More than half of the world’s population depends on rice as their staple food, and the U.S. is the world’s fourth largest exporter of this essential commodity. Rice production must increase dramatically and in a sustainable manner to meet the demands of the 21st century. Population pressure, natural resource limitations, changing climate and globalized markets all contribute to the rapidly evolving landscape of agriculture and underscore the importance of agricultural innovation. Advances in genomic science offer new opportunities to address many of the challenges for the future. The rice genome has been sequenced and efforts are underway to understand the relationship between DNA sequence (genotype) and whole plant performance (phenotype). These studies are fundamental to improving the productivity and nutritional value of our crops, as well as the sustainability of our entire agricultural system. In this project, we are evaluating the genetic diversity of rice germplasm, identifying genes and quantitative trait loci (QTLs) associated with complex traits of importance to rice production, examining the function of these genes and their interaction with other genes in critical pathways, tracing their evolutionary history and developing markers for use in molecular breeding. All information generated in my lab is available to the research community and can be accessed through public databases.
I began this work in an effort to improve the efficiency and sustainability of our agricultural systems. I contribute to this goal by developing novel breeding strategies and more productive and resource-efficient plant varieties. I focus on rice because it is one of the world’s most important staple foods and feeds the largest number of people on earth. My program is dedicated to the characterization and productive utilization of underexploited genetic variation that exists in wild and weedy relatives of crop varieties. The human food supply is totally dependent on the availability of crop varieties that are adapted to the environments in which food must be grown. In the fact of growing population pressure, natural resource limitations and climate change throughout the world, we must develop new approaches to variety improvement and crop production if we are to keep pace with demand. Every consumer and every citizen ultimately cares deeply about access to a safe, healthy and abundant supply of food.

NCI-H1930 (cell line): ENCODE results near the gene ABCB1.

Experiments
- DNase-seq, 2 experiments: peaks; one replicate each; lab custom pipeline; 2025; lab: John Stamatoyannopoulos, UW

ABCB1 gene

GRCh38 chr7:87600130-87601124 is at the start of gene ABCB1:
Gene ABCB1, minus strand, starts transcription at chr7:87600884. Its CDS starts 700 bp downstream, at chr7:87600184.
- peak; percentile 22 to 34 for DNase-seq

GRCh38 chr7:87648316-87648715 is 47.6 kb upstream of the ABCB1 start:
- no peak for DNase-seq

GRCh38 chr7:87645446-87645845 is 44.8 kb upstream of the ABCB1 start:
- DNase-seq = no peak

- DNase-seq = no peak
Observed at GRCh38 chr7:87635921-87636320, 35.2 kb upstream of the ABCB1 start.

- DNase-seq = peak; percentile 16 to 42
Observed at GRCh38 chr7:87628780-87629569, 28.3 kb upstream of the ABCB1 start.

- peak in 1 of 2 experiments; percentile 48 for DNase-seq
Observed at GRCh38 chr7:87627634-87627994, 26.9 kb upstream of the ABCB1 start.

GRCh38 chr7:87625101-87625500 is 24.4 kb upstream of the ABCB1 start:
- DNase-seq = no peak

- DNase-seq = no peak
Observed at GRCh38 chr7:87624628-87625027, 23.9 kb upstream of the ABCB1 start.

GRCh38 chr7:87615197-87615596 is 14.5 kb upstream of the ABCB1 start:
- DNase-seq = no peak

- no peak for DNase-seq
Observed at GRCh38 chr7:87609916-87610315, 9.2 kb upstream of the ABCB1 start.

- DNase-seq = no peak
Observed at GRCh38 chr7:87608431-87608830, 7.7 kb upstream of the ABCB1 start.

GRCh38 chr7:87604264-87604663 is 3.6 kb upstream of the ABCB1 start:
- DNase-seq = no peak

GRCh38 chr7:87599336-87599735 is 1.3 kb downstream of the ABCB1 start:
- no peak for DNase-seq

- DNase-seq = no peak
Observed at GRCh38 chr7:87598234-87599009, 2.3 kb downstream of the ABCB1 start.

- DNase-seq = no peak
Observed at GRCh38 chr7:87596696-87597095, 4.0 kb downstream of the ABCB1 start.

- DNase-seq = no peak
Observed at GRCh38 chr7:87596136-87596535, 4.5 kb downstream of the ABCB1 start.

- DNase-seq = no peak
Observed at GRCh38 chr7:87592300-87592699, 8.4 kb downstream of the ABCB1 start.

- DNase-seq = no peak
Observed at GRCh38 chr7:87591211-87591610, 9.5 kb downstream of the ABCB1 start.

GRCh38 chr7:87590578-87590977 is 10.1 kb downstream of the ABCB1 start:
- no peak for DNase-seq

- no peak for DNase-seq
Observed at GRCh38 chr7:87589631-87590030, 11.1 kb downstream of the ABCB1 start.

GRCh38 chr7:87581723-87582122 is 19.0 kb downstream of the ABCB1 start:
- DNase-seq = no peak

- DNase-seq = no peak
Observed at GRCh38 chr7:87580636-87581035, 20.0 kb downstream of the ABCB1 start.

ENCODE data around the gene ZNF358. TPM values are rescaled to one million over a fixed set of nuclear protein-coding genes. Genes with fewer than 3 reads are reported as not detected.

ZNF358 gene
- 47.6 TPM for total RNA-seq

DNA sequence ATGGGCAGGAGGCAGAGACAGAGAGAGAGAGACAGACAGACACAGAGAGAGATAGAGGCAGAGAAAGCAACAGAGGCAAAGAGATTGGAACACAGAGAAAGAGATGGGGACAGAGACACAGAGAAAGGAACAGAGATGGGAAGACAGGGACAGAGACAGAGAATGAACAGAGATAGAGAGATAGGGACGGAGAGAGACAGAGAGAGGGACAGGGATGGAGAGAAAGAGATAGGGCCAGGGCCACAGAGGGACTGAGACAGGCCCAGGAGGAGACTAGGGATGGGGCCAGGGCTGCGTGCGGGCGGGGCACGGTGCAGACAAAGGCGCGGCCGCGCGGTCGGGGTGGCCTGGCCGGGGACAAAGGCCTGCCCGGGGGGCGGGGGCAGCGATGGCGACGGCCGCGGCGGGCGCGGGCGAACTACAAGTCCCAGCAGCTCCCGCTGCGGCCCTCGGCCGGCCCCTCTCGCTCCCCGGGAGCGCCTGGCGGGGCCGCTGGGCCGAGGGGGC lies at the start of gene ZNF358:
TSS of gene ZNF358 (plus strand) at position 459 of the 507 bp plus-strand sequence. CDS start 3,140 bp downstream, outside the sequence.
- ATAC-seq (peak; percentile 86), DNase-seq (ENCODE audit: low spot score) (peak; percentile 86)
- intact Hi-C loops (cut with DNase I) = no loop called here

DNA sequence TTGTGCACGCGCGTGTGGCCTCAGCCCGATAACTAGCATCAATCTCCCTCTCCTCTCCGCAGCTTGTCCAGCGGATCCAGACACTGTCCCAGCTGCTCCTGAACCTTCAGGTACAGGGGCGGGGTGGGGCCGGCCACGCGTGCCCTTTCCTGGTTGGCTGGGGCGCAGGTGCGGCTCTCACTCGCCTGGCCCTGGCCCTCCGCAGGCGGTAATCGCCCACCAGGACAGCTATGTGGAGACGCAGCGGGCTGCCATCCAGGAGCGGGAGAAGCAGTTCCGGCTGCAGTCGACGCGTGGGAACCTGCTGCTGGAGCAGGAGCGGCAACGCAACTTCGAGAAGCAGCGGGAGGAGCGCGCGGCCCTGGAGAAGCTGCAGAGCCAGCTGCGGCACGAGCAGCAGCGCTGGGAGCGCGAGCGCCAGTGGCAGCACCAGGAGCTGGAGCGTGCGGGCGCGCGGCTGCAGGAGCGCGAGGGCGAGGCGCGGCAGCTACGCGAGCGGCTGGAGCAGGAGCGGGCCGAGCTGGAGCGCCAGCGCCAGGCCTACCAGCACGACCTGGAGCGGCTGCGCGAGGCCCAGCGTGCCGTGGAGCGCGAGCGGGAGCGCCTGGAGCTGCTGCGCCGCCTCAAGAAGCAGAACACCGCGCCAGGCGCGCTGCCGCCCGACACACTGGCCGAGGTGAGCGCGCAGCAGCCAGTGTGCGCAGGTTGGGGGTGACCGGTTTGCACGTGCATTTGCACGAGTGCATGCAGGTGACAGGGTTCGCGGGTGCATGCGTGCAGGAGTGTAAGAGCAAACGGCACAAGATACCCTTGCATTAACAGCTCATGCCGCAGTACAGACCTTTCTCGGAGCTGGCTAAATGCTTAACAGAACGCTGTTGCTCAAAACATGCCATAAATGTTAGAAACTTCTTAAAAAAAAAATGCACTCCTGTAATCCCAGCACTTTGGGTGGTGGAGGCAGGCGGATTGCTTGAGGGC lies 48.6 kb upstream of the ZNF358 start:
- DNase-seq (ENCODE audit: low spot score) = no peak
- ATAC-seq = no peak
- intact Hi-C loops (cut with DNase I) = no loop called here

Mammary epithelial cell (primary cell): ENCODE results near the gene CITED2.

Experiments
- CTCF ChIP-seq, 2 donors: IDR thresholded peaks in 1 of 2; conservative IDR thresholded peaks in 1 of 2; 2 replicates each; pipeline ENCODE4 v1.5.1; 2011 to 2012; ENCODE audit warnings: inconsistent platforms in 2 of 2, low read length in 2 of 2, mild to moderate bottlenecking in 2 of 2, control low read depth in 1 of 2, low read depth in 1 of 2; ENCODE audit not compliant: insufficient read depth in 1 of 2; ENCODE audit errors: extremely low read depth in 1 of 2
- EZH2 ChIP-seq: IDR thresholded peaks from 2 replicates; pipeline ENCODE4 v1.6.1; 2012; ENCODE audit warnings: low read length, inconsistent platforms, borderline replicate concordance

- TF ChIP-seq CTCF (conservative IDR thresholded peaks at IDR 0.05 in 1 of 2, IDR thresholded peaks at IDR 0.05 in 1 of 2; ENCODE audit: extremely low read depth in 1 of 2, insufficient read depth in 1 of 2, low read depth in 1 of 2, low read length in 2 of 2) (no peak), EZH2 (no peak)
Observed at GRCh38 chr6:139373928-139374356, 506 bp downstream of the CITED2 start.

First, my lab has developed the vast majority of molecular markers used in rice breeding programs throughout the world today. We are currently developing new, high-throughput SNP detection platforms to improve the efficiency of genotyping. Second, we have imported a large and diverse collection of wild and cultivated Oryza accessions from around the world as the basis for diversity analysis. DNA from young seedlings is used for molecular analysis in our program. Seed from purified stocks are distributed to collaborators in Texas and Arkansas for field, biochemical and physiological evaluation. Third, data from both genotyping and phenotyping is available on our project web site and in public databases and is used as the basis for identifying genes associated with agronomically important characteristics, developing molecular markers for use in breeding, to understand the population structure and evolutionary history of diverse gene pools, and to identify genes from wild species that enhance the yield, disease and pest resistance and abitoic stress tolerance of modern cultivars. In summary, our breeding strategies, improved lines and diversity data are publicly available and are widely used by the international community of breeders, geneticists and germplasm managers to enhance the effectiveness of rice breeding programs, university research and training initiatives throughout the world.
This work impacts rice breeders, rice farmers and the broader community of agricultural researchers in several ways. Major rice breeding programs in the U.S., China, India, Indonesia, Thailand, Vietnam, Korea, and the Philippines are utilizing the molecular markers, breeding lines, breeding strategies and diversity data emerging from my research program. These outputs contribute directly to improving the yield performance, grain quality and stress tolerance of rice varieties around the world. In the U.S., rice breeders use molecular markers developed in my lab to select for genes conferring disease resistance, grain quality and yield performance. In China, the widely planted super-hybrid varieties that enhance yield by ~15-20% were developed using advanced genetic materials and molecular markers from my program. In India, researchers are enhancing the performance of their high-quality, premium rice varieties using marker assisted breeding strategies developed for rice in my program. Overall, the impact of my work can be documented by the fact that virtually every major rice breeding program in the world uses molecular markers and breeding strategies developed in my program, and these new approaches are increasing the efficiency of rice improvement, providing better adapted, more productive and higher quality rice varieties to farmers whose production provides the staple food for almost half of people on earth.
funding source description
National Science Foundation
Beaumont Rice Research Center (Texas)
Dale Bumpers National Rice Research Center (DBNRRC, Arkansas)
International Rice Research Institute (IRRI, Philippines)